While this approach is now being reversed, and a broader and more comprehensive sex education model has been advocated recently, the legacy in Africa remains.  

And it remains in ways that are rather frightening because they evoke a historical moment that led to quite devastating results. For as money increased and American foreign policy demanded abstinence only in combating HIV/AIDS in sub-Saharan Africa, the 19th century “solution” of circumcision as a major prophylactic against STIs (which proved to be universally ineffective) was reinvented to combat AIDS, even though the studies that argued for this were seriously flawed.

They assumed a causality between adult circumcision and reduced rates of infection in all populations and they looked at populations of circumcising religions including indigenous ones without asking whether belonging to a self-policing religious or social group might be a cause for less risky sexual behavior because of a decreased rate of exposure.  Equally unnerving was the refusal to report the “serious adverse event data” resulting from circumcision itself.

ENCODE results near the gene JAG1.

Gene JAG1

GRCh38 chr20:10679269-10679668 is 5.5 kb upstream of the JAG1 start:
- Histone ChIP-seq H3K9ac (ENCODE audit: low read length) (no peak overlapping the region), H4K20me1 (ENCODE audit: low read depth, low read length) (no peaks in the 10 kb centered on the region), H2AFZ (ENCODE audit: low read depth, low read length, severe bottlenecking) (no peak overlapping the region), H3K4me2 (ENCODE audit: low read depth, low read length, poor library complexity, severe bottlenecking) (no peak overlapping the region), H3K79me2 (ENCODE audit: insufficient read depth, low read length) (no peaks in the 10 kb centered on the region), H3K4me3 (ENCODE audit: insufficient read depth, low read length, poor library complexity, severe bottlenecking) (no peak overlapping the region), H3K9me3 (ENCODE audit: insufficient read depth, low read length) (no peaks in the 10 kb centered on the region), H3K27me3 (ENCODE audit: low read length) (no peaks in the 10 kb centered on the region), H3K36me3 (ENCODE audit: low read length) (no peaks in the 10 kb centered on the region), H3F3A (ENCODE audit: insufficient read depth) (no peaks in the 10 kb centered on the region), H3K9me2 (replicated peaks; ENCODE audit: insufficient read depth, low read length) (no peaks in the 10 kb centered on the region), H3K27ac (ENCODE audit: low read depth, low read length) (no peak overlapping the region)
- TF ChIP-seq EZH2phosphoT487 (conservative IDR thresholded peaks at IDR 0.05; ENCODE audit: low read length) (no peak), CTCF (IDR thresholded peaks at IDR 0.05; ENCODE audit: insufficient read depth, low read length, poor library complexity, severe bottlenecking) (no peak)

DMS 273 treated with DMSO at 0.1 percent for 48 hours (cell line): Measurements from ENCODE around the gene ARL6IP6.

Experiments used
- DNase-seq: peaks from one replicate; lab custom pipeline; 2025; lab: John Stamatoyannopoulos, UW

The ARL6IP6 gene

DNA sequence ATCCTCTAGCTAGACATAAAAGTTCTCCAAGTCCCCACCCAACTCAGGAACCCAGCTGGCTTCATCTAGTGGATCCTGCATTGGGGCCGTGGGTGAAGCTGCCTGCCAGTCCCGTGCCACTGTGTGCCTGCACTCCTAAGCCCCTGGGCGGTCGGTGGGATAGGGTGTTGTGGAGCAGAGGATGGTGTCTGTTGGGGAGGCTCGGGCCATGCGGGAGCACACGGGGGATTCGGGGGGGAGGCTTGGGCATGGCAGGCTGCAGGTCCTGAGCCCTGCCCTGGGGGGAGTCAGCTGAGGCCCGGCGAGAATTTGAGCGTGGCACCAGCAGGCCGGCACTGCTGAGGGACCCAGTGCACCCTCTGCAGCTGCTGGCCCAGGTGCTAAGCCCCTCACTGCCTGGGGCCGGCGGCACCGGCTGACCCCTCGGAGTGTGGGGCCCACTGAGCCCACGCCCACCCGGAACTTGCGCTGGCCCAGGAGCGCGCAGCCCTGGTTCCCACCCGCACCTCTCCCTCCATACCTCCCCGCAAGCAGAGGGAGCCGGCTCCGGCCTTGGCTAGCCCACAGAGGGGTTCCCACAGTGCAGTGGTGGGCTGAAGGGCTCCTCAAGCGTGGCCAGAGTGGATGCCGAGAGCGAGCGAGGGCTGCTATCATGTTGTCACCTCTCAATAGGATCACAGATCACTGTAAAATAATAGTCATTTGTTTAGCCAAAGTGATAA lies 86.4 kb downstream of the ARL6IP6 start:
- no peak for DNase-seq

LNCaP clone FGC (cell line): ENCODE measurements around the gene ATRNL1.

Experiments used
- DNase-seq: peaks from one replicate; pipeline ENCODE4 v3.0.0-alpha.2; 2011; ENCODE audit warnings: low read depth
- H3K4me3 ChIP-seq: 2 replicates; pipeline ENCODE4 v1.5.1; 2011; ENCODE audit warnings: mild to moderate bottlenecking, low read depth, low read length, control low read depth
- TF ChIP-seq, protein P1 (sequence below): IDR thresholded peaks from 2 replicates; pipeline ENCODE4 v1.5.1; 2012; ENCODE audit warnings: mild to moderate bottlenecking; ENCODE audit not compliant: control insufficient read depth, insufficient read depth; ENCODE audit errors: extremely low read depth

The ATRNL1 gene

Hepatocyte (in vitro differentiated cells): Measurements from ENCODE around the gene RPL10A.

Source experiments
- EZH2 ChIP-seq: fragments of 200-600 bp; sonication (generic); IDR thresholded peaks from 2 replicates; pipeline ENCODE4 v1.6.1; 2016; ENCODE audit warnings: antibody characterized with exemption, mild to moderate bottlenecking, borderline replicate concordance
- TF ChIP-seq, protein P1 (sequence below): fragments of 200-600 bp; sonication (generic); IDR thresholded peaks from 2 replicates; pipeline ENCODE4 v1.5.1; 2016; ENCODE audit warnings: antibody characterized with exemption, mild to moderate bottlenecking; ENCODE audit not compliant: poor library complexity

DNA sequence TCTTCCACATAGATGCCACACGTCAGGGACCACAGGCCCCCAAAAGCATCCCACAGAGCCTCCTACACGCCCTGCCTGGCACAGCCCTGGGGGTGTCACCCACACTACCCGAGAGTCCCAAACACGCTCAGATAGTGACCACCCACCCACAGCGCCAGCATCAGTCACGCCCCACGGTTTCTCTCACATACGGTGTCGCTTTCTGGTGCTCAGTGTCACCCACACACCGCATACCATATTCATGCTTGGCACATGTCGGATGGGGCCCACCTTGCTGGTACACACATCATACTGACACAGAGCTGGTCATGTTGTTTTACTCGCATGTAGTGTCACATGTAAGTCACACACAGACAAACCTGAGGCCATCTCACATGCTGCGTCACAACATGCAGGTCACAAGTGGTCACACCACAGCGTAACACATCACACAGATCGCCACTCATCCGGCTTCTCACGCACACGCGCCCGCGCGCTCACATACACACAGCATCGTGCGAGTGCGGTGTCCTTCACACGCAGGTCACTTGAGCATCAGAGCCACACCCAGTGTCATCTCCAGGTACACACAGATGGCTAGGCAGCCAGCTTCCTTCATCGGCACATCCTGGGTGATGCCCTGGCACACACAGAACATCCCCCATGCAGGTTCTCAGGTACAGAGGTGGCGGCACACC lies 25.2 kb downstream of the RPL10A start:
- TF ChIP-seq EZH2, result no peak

Even during the 19th century, claims for circumcision as a prophylaxis against syphilis (and other STIs) were always countered with the claim that the very act of ritual circumcision actually transmitted syphilis and often caused death or impairment through the surgery itself.  In the 1930s, a proposal in the UK to require infant male circumcision sparked a debate in the British Medical Journal.  

Needless to say, infant male circumcision never became state policy in Great Britain because the science of the time did not support it.  The clearest result of the some one hundred and fifty years of debates about the efficacy of circumcision as a prophylaxis against infectious disease is the determination both anecdotally and epidemiologically that such a procedure has little or no effect on STI transmission. Thus tracing the rates of STIs among those ritually or medically circumcised in the United States showed no difference in rates of infection that could be attributed to circumcision.